Anna Quindlen, nana. (Maria Krovatin)
Managing editor

Anna Quindlen has sported a good number of titles in her lifetime: newspaper reporter, Pulitzer Prize-winning columnist, novelist. Her newest title also animates her most recent book, “Nanaville: Adventures in Grandparenting,” a collection of vignettes and reflections about the arrival of her first grandchild, Arthur.

Like much of Quindlen’s work, “Nanaville” casts a keen, unflinching and infectiously humorous eye on the seemingly quotidian demands of daily life. Her observations are likely to induce a sense of, “That’s just what I was thinking, but she managed to say it so much better than I could.”

We discussed with Quindlen the ways in which grandparenthood has changed her relationship with her children, her sense of self and her view of the world.

[This has been edited slightly for length and clarity]

Q. There’s a delightful story that opens the book about your grandson calling you “Nana.” But what boomer grandparents are called is a source of great discussion. Some women hate to be called “Grandma” for the connotation that “it means I’m old.” How did you decide you would be Nana?

A: That was probably the easiest part of becoming a grandmother. Nana is an anagram of my first name, and it’s also easy for a little person to say. That was very important to me. It’s been really interesting, talking about the book with other grandmothers, because it seems like a lot of them use names their grandkids came up with, in part because they could manage to say them. There are a lot of Mimis and Ninis out there for that reason, although my favorite remains a woman who told me her granddaughter named her Graham Cracker. She just went with it.


(Penguin Random House)

And a word about all the old stuff: I read a profile of the actress Laura Linney in which she referred to “the privilege of aging.” That’s how I feel. To quote another actor, George Burns, “Think of the alternative.” My hair is gray. My skin is slack. And I get to get out of bed every day and do the being-alive thing. The downside to that seems pretty minimal to me, especially with grandchildren in the mix.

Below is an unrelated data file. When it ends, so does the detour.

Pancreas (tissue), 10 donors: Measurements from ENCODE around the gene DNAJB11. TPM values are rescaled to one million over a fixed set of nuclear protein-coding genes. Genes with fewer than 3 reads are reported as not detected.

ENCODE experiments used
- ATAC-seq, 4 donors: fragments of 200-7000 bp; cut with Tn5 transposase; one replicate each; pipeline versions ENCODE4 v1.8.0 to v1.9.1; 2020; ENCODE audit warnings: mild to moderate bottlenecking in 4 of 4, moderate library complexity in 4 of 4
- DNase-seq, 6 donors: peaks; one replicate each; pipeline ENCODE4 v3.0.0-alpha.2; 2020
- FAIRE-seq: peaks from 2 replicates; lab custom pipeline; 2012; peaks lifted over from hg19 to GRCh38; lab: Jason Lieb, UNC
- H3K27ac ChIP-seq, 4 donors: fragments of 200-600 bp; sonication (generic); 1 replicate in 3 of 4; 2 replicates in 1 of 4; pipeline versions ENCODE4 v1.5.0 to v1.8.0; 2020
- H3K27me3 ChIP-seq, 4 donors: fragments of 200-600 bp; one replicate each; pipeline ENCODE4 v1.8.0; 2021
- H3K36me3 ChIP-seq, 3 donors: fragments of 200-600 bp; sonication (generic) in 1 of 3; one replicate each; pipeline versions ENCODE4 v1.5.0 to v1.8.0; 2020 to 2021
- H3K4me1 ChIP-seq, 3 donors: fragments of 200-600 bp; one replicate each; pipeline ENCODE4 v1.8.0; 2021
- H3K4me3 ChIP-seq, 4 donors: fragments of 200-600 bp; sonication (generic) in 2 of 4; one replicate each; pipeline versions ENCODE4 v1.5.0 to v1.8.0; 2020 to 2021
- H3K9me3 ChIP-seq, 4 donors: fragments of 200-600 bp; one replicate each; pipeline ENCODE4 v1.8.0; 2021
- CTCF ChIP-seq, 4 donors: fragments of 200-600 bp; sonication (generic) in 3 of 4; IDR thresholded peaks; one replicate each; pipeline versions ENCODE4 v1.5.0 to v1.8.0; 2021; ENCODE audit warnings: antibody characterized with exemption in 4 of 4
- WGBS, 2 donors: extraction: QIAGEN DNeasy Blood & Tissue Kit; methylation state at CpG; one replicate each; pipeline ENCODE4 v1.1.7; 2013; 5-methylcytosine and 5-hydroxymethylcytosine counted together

Q. I think some mothers of sons worry that the maternal grandmother will get more time with the grandchildren than the paternal one does. That doesn’t seem to have happened in your situation. But what advice would you give for getting “Nana time”?

A: It’s a reasonable worry because there’s actually data that shows that that’s likely to happen. In most cases it’s just a different relationship, the one you have with your daughter and with your daughter-in-law. I’ve got best-case scenario here: great DIL, lives within walking distance, very laid-back about me and the kids. So, I’m no expert, but I would say one way to proceed is to ask not to visit but to help out. Hang with the baby while she goes shopping or to the gym. Bring over a Tupperware of something so she doesn’t have to cook. It’s like any other transactional relationship: maximize praise, minimize unsolicited advice, expunge criticism or anything that can be seen as criticism.

Q. You make a fascinating demographic point, one I had never really thought about, that grandparents are a relatively new phenomenon — the combination of adults living longer and children surviving childhood creating a new relationship in human history. To what extent does that color your relationship with Arthur or other grandchildren?